20 Joyful Holiday Activities for Seniors

holiday activities for seniors

Include seniors in holiday activities

The holidays can be lots of fun for older adults even if they have physical or cognitive limitations.

It’s all about spending time together, feeling included, and enjoying good company. The activities you do don’t have to be exciting to be special and meaningful. Simply joining in brings joy and helps your older adult enjoy the season.

We’ve rounded up 20 fun holiday activities for seniors that are perfect to enjoy with family and friends.




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20 senior-friendly holiday activity ideas

15 activities for staying in

  1. Make a holiday wreath – these are fun and festive
  2. Decorate and fill stockings – try this cute stocking kit
  3. Make pomanders with oranges and cloves – like this
  4. Decorate the house – here are some fun ideas and these mini hat ornaments are adorable and easy to make
  5. Prompt kids to ask about “the olden days” so they can learn about their grandparent’s youth
  6. Play card games or board games
  7. Enjoy listening to your older adult’s favorite tunes
  8. Sing holiday songs together – try these holiday classics
  9. Have a family movie night with popcorn, extra pillows, and warm blankets to cuddle under
  10. Enjoy tea or coffee together as a group
  11. Bake cookies – try these yummy gingerbread cookies
  12. Cook or prepare favorite holiday foods together
  13. Have a gift wrap party – don’t worry if things aren’t perfectly wrapped, it’s the fun that counts!
  14. Get your older adult’s help with holiday cards – writing, addressing, or sealing envelopes
  15. Ask for their opinions or ideas while you’re shopping online for gifts

5 activities for going out

  1. Stroll around the mall and admire the holiday decorations – go early to avoid the crowds
  2. Take a family walk around the neighborhood or through a local park
  3. Enjoy a delicious meal at a favorite restaurant
  4. Watch a feel-good holiday movie or fun comedy in the theater
  5. Take in a local play or musical

 

Pace activities and modify as needed

Encourage older adults to join in the holiday festivities whenever possible, but be careful not to overdo it. Older adults typically have less energy and stamina, so be on the lookout for signs of fatigue and suggest frequent breaks or a mid-day nap.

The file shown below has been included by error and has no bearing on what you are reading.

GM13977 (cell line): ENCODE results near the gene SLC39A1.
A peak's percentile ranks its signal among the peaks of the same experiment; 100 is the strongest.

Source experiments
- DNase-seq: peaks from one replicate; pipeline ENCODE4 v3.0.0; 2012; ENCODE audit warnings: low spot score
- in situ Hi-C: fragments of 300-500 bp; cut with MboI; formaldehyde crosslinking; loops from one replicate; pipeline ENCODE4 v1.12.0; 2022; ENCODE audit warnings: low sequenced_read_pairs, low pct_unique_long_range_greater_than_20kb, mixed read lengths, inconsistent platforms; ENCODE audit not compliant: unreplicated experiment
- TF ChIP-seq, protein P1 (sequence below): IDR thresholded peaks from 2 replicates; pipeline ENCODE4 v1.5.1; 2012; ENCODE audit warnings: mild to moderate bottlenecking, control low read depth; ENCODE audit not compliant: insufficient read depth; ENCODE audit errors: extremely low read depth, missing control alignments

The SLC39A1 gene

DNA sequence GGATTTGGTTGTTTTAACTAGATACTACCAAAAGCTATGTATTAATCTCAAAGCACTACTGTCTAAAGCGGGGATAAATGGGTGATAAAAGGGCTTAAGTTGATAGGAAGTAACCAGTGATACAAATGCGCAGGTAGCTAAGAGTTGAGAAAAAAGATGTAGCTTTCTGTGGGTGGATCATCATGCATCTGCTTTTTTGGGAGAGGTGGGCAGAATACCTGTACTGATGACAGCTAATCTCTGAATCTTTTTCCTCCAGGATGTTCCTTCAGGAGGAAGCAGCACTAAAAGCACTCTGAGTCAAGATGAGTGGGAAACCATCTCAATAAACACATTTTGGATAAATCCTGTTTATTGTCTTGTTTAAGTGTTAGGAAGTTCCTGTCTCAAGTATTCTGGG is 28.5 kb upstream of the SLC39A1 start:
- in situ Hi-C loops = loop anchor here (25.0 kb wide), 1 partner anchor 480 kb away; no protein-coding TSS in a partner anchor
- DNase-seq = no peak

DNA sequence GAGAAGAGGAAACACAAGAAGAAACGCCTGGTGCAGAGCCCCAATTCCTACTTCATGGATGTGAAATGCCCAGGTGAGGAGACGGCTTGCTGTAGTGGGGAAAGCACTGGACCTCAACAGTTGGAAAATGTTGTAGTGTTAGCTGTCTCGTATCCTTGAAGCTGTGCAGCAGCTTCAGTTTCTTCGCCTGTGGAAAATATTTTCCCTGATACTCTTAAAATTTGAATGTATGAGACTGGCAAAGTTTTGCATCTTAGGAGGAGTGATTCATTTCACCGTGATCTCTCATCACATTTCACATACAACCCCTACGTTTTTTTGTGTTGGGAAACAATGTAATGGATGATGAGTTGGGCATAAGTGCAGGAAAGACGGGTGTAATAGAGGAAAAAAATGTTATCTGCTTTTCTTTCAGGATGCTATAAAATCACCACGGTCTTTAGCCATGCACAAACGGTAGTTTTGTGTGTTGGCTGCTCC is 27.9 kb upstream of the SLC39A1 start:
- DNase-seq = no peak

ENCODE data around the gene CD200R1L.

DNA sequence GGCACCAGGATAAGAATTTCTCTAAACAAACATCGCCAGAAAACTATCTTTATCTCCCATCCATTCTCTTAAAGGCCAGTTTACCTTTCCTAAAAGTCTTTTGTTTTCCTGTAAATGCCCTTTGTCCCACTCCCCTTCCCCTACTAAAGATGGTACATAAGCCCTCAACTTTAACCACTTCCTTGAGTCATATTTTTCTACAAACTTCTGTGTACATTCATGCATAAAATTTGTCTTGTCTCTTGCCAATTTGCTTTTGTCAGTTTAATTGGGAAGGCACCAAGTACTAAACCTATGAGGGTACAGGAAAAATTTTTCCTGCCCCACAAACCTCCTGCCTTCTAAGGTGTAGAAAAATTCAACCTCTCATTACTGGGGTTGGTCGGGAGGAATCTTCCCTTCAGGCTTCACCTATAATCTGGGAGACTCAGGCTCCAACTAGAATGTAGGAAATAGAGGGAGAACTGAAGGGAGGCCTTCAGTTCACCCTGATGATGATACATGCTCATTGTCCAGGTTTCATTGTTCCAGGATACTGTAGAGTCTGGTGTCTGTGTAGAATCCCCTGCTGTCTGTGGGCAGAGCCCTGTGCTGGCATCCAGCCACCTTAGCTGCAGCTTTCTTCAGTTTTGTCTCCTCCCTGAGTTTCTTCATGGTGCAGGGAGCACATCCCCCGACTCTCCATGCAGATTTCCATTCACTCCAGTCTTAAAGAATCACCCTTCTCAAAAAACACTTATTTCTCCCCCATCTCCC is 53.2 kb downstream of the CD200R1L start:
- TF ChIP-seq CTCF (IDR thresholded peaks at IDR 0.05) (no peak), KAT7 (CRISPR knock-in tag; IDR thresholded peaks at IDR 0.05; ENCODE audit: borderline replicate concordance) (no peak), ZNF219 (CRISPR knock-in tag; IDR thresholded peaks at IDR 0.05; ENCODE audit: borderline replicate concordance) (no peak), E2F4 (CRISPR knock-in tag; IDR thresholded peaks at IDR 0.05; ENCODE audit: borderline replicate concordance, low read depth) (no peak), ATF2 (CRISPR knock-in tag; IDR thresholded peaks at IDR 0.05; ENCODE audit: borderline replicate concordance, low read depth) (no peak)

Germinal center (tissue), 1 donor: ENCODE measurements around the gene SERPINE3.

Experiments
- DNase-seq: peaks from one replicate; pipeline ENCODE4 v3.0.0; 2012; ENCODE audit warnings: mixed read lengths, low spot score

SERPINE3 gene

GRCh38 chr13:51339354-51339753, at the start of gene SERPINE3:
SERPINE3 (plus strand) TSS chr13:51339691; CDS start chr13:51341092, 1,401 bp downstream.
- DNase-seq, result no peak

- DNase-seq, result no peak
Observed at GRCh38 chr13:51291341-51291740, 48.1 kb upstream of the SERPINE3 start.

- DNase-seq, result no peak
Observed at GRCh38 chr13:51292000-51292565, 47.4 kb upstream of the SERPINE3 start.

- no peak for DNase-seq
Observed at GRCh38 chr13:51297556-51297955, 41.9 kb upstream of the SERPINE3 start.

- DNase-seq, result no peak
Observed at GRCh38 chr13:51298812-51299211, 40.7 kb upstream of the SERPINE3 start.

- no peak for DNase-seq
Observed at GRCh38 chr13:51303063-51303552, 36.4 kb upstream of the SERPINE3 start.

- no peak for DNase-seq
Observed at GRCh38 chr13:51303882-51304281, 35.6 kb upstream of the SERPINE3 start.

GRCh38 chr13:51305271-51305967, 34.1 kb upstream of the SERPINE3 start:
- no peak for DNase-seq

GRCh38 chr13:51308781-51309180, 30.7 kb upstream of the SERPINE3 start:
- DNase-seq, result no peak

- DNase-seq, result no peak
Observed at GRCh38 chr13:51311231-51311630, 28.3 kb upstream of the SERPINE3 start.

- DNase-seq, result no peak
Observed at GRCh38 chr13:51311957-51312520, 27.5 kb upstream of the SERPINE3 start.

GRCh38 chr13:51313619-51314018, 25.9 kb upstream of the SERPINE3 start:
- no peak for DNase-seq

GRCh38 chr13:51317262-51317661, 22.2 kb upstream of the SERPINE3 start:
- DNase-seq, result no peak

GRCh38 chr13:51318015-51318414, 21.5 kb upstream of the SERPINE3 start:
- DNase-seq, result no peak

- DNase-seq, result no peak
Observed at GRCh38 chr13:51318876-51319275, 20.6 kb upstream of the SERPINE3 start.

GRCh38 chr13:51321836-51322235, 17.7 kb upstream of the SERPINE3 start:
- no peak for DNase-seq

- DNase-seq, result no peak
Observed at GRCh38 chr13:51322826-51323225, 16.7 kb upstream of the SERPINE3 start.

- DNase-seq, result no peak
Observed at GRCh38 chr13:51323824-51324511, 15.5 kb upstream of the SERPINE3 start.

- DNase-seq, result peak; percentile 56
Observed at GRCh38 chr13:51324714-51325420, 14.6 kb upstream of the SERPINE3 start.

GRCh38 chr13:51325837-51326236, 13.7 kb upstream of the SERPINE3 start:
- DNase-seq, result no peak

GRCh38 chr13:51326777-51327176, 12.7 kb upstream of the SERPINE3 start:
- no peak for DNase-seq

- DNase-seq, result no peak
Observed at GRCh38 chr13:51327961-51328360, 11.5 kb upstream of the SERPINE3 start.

Many of the activities we’ve suggested are low-key and can be easily be modified to fit your older adult’s energy level and abilities. If your older adult has Alzheimer’s or dementia, you may want to modify activities to avoid overstimulating or confusing them.

 

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By DailyCaring Editorial Team
Image: MonkeySee

 

This article wasn’t sponsored, but does contain affiliate links. We never link to products or services for the sole purpose of making a commission. Recommendations are based on our honest opinions. For more information, see How We Make Money.


4 Comments

  • Reply December 14, 2015

    Kaye Swain

    What a great list – I’ll be sharing this online. Thank you! My senior mom and I went out to see some lights this year as well as enjoyed taking a walk around the block to see the neighbor’s decorations without the lights being on. She has always been the one to do the Christmas cards and is having a harder time with that so we will definitely be doing some of those together. We especially enjoy finding and sending a fun musical Christmas card to a beloved senior with macular degeneration. She can’t see it well but she can enjoy listening to it. This year was Happy Holiday by Andy Williams, a fun treat for all of us to hear. 🙂

    Merry Christmas
    Kaye

    • Reply December 14, 2015

      Connie Chow

      Thank you Kaye! I’m so glad you found this list useful.

      I’m happy to hear that you and your mom are enjoying the holidays together! I especially love the idea of a musical card for someone with low vision, that’s perfect!

      Best wishes to you both for a very happy holiday,
      Connie

  • Reply December 11, 2015

    Shelley

    Thanks for posting this helpful list. My mother-in-law is able to get out and about and loves to “shop” (translation: look at things in stores) so I recently took her Christmas shopping. At 78, she walks slowly and tires easily, so I made some modifications to accommodate her needs: 1) we went at a time when stores would not be crowded; 2) we visited a limited number of stores so I made sure to choose stores that I knew would have a lot that would interest her; 3) we avoided multi-level locations (she does not do escalators lol); and 4) I dropped her off/picked her up in front of each store so she did not have to walk to/from the parking lot. I capped off our mini-adventure by treating her to lunch at Panera, which she loves but would never go to because it’s “too fancy and expensive” so it was a real treat for her.

    Another holiday activity: I asked for her help in putting together a raffle basket for a holiday fundraiser. She has been doing raffle baskets for years and loved the idea of “teaching” me how best to do one. She already had several of the items at home (she did a breakfast basket) and I purchased the rest at a local market. She assembled the basket at home and I delivered it to the fundraiser. It worked out perfectly and it made her feel good to contribute to a worthy cause.

    • Reply December 11, 2015

      Connie Chow

      Thank you for sharing your tips, Shelley! These are wonderful ideas and it sounds like they brought your MIL so much joy! Thank you for being such an amazing caregiver and for sharing your story.

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